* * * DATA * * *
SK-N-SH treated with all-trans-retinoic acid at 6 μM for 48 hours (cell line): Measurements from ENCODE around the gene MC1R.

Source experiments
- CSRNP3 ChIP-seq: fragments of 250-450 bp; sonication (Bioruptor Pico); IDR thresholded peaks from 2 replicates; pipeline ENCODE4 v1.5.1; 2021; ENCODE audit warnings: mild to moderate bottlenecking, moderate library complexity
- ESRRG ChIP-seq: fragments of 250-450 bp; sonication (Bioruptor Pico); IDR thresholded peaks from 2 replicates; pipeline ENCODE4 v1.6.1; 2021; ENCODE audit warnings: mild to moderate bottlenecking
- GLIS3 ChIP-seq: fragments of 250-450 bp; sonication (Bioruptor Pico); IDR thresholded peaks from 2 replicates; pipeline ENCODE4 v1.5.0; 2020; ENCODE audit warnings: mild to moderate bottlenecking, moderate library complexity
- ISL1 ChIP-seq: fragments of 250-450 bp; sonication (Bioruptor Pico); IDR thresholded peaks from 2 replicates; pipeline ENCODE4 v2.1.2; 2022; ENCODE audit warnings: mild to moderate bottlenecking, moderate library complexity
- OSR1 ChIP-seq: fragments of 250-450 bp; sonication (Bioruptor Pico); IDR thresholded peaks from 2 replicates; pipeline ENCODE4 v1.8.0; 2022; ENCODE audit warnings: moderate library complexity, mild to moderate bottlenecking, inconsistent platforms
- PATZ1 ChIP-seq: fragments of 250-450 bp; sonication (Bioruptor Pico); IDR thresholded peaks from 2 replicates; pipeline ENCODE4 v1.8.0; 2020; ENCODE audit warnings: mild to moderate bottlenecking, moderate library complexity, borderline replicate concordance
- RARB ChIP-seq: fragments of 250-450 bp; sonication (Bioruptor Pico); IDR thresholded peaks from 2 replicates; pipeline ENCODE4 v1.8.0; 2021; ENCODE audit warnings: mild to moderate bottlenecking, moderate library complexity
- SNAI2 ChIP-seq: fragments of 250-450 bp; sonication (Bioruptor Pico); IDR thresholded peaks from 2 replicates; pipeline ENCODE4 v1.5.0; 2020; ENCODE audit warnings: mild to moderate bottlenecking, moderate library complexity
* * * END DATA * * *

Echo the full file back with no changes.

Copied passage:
SK-N-SH treated with all-trans-retinoic acid at 6 μM for 48 hours (cell line): Measurements from ENCODE around the gene MC1R.

Source experiments
- CSRNP3 ChIP-seq: fragments of 250-450 bp; sonication (Bioruptor Pico); IDR thresholded peaks from 2 replicates; pipeline ENCODE4 v1.5.1; 2021; ENCODE audit warnings: mild to moderate bottlenecking, moderate library complexity
- ESRRG ChIP-seq: fragments of 250-450 bp; sonication (Bioruptor Pico); IDR thresholded peaks from 2 replicates; pipeline ENCODE4 v1.6.1; 2021; ENCODE audit warnings: mild to moderate bottlenecking
- GLIS3 ChIP-seq: fragments of 250-450 bp; sonication (Bioruptor Pico); IDR thresholded peaks from 2 replicates; pipeline ENCODE4 v1.5.0; 2020; ENCODE audit warnings: mild to moderate bottlenecking, moderate library complexity
- ISL1 ChIP-seq: fragments of 250-450 bp; sonication (Bioruptor Pico); IDR thresholded peaks from 2 replicates; pipeline ENCODE4 v2.1.2; 2022; ENCODE audit warnings: mild to moderate bottlenecking, moderate library complexity
- OSR1 ChIP-seq: fragments of 250-450 bp; sonication (Bioruptor Pico); IDR thresholded peaks from 2 replicates; pipeline ENCODE4 v1.8.0; 2022; ENCODE audit warnings: moderate library complexity, mild to moderate bottlenecking, inconsistent platforms
- PATZ1 ChIP-seq: fragments of 250-450 bp; sonication (Bioruptor Pico); IDR thresholded peaks from 2 replicates; pipeline ENCODE4 v1.8.0; 2020; ENCODE audit warnings: mild to moderate bottlenecking, moderate library complexity, borderline replicate concordance
- RARB ChIP-seq: fragments of 250-450 bp; sonication (Bioruptor Pico); IDR thresholded peaks from 2 replicates; pipeline ENCODE4 v1.8.0; 2021; ENCODE audit warnings: mild to moderate bottlenecking, moderate library complexity
- SNAI2 ChIP-seq: fragments of 250-450 bp; sonication (Bioruptor Pico); IDR thresholded peaks from 2 replicates; pipeline ENCODE4 v1.5.0; 2020; ENCODE audit warnings: mild to moderate bottlenecking, moderate library complexity